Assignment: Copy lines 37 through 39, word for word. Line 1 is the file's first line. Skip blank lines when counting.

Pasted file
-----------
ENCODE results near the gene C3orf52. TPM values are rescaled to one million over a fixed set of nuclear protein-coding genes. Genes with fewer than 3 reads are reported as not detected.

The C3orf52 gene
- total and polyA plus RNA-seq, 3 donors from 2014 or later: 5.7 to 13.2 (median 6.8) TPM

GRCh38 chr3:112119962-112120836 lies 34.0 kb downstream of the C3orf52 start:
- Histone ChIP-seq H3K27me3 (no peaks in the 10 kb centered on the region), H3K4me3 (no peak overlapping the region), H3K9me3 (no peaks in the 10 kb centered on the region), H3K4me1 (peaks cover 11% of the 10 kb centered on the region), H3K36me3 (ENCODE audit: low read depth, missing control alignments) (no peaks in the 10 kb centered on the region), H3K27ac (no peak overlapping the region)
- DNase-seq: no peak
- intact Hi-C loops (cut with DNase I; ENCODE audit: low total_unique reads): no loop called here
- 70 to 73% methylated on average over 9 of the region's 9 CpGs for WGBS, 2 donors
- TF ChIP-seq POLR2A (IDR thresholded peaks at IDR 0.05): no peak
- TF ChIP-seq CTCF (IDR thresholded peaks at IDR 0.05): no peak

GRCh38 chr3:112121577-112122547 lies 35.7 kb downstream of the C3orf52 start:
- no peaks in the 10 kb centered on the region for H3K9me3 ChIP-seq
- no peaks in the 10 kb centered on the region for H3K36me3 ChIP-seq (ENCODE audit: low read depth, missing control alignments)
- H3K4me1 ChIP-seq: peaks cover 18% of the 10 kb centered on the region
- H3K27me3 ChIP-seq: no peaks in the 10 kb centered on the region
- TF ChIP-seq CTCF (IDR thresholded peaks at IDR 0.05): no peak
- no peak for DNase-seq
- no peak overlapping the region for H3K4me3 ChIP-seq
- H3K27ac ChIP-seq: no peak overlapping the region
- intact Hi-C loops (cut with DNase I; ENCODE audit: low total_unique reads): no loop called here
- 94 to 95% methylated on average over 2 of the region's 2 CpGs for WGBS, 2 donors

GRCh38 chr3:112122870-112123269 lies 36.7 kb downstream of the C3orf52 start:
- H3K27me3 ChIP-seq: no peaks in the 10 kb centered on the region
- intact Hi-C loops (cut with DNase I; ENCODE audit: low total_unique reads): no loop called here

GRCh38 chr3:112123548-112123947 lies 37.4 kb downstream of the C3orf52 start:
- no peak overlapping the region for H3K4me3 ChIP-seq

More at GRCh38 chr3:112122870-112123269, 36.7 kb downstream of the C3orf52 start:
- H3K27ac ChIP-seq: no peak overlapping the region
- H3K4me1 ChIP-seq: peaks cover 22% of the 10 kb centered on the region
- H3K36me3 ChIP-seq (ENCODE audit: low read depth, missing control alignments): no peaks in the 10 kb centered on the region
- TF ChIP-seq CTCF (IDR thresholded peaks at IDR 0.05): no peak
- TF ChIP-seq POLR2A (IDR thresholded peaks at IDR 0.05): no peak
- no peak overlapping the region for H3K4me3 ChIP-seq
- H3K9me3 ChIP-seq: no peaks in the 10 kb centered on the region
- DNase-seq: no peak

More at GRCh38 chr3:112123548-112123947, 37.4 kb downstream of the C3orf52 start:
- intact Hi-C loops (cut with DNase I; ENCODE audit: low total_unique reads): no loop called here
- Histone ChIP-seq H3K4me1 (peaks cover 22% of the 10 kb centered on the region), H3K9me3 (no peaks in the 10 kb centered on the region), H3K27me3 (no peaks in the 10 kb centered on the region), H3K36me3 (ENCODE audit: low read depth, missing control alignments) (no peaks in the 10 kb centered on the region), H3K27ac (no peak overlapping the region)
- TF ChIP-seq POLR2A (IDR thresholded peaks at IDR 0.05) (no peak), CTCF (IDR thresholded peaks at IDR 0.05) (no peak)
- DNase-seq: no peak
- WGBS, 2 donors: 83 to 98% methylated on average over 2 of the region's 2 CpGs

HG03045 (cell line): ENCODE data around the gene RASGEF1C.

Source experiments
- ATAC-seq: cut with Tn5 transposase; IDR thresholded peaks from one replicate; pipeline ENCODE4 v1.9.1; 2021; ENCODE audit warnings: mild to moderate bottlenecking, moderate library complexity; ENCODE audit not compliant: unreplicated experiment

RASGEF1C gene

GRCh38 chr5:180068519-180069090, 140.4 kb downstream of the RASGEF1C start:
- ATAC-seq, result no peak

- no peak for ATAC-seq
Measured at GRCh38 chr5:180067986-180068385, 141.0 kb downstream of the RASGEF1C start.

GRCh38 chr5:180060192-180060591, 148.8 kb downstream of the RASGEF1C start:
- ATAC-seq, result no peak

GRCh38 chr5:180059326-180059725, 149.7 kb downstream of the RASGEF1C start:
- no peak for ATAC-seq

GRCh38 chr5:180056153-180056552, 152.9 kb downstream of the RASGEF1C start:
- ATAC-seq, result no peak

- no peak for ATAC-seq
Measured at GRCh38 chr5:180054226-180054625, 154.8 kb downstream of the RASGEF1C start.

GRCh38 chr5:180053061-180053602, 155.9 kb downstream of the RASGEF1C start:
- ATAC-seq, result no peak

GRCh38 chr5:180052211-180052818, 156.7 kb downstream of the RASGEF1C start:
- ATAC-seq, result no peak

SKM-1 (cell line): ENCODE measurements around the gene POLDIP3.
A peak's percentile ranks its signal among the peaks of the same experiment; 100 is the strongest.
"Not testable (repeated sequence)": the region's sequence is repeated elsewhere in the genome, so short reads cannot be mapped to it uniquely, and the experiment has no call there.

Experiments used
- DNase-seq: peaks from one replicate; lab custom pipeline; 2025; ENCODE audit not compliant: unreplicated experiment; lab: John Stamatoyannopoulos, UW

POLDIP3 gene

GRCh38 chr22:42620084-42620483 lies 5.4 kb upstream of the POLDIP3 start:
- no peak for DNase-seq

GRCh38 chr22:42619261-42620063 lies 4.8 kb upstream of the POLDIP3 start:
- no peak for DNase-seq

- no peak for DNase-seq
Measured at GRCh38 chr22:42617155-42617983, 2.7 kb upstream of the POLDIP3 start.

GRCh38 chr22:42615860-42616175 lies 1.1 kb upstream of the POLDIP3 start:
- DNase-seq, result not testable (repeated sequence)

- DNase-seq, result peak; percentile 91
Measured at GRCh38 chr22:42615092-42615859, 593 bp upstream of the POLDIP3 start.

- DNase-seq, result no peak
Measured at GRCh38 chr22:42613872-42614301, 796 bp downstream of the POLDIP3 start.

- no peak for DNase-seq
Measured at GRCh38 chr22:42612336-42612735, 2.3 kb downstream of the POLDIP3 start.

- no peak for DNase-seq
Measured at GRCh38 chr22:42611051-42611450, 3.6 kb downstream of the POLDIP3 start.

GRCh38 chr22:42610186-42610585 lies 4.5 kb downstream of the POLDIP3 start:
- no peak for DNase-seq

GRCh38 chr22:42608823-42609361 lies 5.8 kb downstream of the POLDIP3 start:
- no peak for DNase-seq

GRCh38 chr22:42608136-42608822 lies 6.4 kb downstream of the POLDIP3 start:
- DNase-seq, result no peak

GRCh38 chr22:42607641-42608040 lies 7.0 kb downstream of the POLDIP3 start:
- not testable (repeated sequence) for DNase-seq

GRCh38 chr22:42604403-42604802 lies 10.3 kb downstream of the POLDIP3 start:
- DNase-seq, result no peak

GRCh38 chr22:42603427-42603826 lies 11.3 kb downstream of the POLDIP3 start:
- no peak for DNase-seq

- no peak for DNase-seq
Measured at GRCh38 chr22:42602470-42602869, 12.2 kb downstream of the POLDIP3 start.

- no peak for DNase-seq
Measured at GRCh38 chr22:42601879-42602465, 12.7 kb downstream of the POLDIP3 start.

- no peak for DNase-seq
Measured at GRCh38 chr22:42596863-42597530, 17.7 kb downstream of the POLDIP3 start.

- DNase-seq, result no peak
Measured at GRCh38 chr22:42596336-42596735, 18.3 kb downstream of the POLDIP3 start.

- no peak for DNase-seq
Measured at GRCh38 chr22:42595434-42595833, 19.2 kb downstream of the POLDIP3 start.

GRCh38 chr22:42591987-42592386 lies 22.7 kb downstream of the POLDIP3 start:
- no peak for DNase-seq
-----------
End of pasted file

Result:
- intact Hi-C loops (cut with DNase I; ENCODE audit: low total_unique reads): no loop called here
- Histone ChIP-seq H3K4me1 (peaks cover 22% of the 10 kb centered on the region), H3K9me3 (no peaks in the 10 kb centered on the region), H3K27me3 (no peaks in the 10 kb centered on the region), H3K36me3 (ENCODE audit: low read depth, missing control alignments) (no peaks in the 10 kb centered on the region), H3K27ac (no peak overlapping the region)
- TF ChIP-seq POLR2A (IDR thresholded peaks at IDR 0.05) (no peak), CTCF (IDR thresholded peaks at IDR 0.05) (no peak)